White Hats and Black Hats…

Pastor John Bevere* and my wife have one thing in common:  a sincere appreciation for the life of the late Princess Diana.

He discusses our standard of good and how so much of what we see on television and the movies is devoted to good winning over evil:  “We all grew up watching the good guys go through tough challenges.  The odds were stacked against them and they faced inevitable defeat, often right up to the very end, but suddenly our heroes broke through to victory or justice.  We anticipated and applauded those finales.  We expected good to always win out because after all, God is on the side of good, right?” [Bevere, 3].

From our perspective, it seems easy.  I remember my favorite cowboy shows that I used to watch and the actors’ hats even helped to delineate good and bad.    The good guys wore the white hats and the bad guys wore the black hats.

But is it always that easy?

Pastor Bevere cites the story of the wealthy young leader in the Book of Mark, you know that model citizen who approaches Jesus expecting to be blessed.  He fell to his knees and addressed Jesus as “good teacher” and asked the question “what must I do to inherit eternal life?”

Why address Jesus as “good teacher?”  Well he probably expected to get a positive response.   He did not expect what he got: a correction from Jesus.   Jesus asked the young man why do you call me good?   No one is good except God.

Jesus then talks about the commandments, saying that he should not murder, commit adultery, steal, give false testimony or defraud.  One must honor their mother and father.

That is no big deal, the wealthy young leader had kept those commandments since he was a boy and he told Jesus that.

It is the next statement from Jesus that really draws a line.  “Jesus looked at him and loved him. ‘One thing you lack,’ He said. ‘Go, sell everything you have and give to the poor, and you will have treasure in heaven. Then come, follow me.’

Every time I read this story in Mark, I have the same reaction.

The wealthy young leader became sad and walked away because he had great wealth.  He just could not meet the lofty standard that Jesus had just expressed.

I put myself in the story and I ask myself.  Could I sell everything I had and follow Jesus?   Really?

I don’t think I could.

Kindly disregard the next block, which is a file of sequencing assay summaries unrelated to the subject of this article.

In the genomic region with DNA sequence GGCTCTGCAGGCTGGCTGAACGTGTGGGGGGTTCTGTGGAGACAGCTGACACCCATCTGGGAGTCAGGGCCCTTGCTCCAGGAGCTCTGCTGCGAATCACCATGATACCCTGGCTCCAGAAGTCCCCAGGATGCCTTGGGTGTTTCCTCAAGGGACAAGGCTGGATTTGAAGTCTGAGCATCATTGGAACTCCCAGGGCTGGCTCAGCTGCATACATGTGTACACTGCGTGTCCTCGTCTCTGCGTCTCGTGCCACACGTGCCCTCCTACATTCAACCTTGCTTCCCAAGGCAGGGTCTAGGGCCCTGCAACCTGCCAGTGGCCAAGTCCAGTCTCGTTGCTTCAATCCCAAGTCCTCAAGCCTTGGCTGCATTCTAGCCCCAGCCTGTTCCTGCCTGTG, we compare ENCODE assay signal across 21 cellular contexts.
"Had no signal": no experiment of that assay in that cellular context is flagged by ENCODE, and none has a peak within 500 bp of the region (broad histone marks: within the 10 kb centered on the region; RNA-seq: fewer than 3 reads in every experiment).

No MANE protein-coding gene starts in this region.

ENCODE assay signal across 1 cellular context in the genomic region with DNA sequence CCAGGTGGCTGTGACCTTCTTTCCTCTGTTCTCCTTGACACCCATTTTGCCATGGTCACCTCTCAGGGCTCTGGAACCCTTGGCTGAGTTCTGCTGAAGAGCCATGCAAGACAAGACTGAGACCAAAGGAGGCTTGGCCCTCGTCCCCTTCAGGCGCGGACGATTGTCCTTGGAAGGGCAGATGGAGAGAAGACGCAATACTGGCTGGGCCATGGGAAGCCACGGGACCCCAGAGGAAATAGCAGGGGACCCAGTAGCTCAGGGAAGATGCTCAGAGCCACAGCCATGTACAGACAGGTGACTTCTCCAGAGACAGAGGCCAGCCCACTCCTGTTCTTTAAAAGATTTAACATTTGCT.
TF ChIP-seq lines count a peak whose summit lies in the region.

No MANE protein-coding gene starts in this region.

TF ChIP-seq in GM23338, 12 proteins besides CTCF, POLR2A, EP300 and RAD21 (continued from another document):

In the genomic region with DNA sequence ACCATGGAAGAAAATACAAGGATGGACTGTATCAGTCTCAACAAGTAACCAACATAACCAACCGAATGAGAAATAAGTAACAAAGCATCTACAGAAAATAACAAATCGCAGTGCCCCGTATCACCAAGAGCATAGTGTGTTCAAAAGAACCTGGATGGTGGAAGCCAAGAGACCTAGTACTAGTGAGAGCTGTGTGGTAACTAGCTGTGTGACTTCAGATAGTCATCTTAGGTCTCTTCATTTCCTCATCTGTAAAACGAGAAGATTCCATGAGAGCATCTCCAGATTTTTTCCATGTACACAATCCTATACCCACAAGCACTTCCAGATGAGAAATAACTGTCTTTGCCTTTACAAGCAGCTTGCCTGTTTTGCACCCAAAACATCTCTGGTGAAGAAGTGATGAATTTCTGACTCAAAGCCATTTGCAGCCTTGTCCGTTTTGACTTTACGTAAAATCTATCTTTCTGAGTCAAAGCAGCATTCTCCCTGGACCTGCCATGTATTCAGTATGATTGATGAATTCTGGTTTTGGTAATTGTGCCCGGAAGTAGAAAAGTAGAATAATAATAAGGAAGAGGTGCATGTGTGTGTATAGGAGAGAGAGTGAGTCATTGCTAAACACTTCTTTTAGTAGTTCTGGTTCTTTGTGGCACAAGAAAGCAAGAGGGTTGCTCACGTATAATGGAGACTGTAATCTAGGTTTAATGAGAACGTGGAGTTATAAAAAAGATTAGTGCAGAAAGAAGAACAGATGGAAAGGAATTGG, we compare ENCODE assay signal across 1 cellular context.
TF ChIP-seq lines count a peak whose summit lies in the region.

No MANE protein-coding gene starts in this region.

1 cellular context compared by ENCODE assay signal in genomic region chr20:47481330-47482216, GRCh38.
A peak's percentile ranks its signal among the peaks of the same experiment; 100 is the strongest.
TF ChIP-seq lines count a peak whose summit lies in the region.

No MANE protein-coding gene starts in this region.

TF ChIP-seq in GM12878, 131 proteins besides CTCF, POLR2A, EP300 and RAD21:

Besides the wealthy young leader, Bevere uses the life of Princess Diana to make his point.  She lived a life that inspired many people. It is so fitting that he uses her as an example of a good person because this year marks the twentieth year since her death.  In our home, we have recently seen two documentaries on Diana plus a dramatization or two of her life on a streaming movie service.

Obviously she felt she should use her fame to help those less fortunate.  She visited with orphans; she advocated for aids research.  She tried to highlight the plight of the homeless and even walked across a minefield to dramatize the need for landmine removal in war torn countries.  She did not have to do all this charity work; she was a British royal and there were plenty of things she could have done that were less controversial.  In fact, she drew fire from the “Royal Family” because she was in the news too much, supporting causes not approved by the Queen.

Pastor Bevere mourned her death in 1997 like so many in the world did, but there was a slight difference.  He felt deep in his heart that his emotional reaction was not appropriate.   He was putting the label of “good” on Diana and maybe she was not as good as everyone thought.

Recent programs about her life testify to that fact.  She did not just use her celebrity to help the downtrodden.  She also used her celebrity to “thumb her nose” at the Royal Family.  Some will say that is nitpicking and not question what she was doing.   “It was all good” they might say.  Some would say that her love life was justified because she was so miserable in her marriage to Prince Charles, but before she was divorced, she was committing adultery and many in the news media covered it.

Pastor Bevere’s feeling from deep in his heart was God saying “She was not submitted to me.”

Did the wealthy young leader meet the world’s standard of good?  Without a doubt he did.

Did Diana meet the world’s standard of good?  Look at the pictures of the flower tributes at Buckingham Palace following her death.  I think those pictures speak for themselves.   She after all, was the “people’s princess.”

We have just started Pastor Bevere’s book “Good or God” but it is already obvious that he is talking about a standard of good that is more divine that our usual idea of good and bad.

Let’s return to a passage from Genesis that has already been cited in a previous post and I will italicize key words that maybe are taking on a new importance in light of Bevere’s premise: “When the woman saw that the tree was good for food, that it was pleasant to the eyes, and a tree desirable to make one wise, she took of its fruit and ate” [Genesis 3:6].

When Adam and Eve took that bite from the apple they learned a hard lesson.

The world’s standard of good was certainly not good enough…

We live with the impact of that decision today…

Don’t we…

*Author of Good or God?

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